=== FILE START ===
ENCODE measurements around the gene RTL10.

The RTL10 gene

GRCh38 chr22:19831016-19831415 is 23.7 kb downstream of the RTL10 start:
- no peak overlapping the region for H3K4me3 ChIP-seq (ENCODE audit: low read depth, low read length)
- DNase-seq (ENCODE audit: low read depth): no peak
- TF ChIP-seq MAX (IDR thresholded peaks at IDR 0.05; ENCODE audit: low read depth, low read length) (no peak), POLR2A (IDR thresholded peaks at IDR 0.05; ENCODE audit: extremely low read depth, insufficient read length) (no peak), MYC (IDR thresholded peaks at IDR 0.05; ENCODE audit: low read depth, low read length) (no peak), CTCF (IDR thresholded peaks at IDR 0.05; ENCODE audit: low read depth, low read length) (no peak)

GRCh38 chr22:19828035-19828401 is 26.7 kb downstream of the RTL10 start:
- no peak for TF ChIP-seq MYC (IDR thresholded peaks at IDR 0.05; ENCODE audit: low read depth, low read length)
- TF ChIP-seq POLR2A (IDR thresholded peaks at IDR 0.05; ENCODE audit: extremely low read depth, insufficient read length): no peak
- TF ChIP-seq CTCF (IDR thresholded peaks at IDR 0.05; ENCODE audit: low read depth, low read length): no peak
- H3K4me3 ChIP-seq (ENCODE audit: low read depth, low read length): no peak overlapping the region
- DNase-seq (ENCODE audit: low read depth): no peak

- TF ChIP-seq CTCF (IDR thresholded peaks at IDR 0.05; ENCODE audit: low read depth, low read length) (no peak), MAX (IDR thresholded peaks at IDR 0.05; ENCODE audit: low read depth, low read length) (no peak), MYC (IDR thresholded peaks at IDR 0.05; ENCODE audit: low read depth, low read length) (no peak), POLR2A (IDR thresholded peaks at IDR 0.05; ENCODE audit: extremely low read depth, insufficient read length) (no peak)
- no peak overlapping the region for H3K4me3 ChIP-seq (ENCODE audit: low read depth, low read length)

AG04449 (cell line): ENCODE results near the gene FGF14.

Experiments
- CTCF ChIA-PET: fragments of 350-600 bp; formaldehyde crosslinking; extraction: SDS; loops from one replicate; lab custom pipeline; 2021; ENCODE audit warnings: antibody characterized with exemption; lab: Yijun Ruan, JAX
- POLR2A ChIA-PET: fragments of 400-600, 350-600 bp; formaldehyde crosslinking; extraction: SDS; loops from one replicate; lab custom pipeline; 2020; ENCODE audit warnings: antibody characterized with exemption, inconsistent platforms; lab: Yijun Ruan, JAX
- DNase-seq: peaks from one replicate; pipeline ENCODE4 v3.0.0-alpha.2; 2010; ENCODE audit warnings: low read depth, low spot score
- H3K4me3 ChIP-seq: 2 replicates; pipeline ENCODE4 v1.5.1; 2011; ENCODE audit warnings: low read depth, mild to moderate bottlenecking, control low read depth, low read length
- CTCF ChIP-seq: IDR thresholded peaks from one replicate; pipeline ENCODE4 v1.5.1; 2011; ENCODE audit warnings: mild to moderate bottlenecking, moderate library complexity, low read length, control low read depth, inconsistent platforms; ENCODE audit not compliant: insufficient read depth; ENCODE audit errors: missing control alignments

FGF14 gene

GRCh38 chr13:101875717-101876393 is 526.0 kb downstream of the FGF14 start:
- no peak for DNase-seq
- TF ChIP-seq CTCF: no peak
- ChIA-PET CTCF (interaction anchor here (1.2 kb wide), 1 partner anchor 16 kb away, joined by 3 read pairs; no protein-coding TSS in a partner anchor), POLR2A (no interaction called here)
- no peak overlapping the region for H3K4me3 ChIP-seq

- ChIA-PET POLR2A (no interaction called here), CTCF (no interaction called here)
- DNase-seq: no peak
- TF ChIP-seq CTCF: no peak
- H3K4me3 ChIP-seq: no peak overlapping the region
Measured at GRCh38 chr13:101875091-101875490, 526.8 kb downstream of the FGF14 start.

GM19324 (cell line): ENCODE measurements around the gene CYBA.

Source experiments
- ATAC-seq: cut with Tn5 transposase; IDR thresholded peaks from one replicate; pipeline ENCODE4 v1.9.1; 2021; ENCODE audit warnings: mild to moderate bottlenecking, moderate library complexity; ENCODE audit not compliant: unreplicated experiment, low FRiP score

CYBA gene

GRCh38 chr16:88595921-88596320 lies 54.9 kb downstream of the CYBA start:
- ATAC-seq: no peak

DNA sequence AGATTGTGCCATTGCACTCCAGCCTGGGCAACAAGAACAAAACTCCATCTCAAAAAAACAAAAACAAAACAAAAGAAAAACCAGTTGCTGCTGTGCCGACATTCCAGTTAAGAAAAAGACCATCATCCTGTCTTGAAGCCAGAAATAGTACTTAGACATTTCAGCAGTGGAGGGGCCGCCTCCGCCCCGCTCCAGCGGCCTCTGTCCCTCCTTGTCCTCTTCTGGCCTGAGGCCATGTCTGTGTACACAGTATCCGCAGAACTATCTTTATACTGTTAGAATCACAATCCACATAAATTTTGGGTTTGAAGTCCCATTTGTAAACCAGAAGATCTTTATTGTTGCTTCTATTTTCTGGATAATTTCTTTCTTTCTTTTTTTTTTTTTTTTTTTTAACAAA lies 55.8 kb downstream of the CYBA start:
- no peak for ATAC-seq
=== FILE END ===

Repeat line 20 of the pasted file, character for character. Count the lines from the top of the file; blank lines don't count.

- H3K4me3 ChIP-seq: 2 replicates; pipeline ENCODE4 v1.5.1; 2011; ENCODE audit warnings: low read depth, mild to moderate bottlenecking, control low read depth, low read length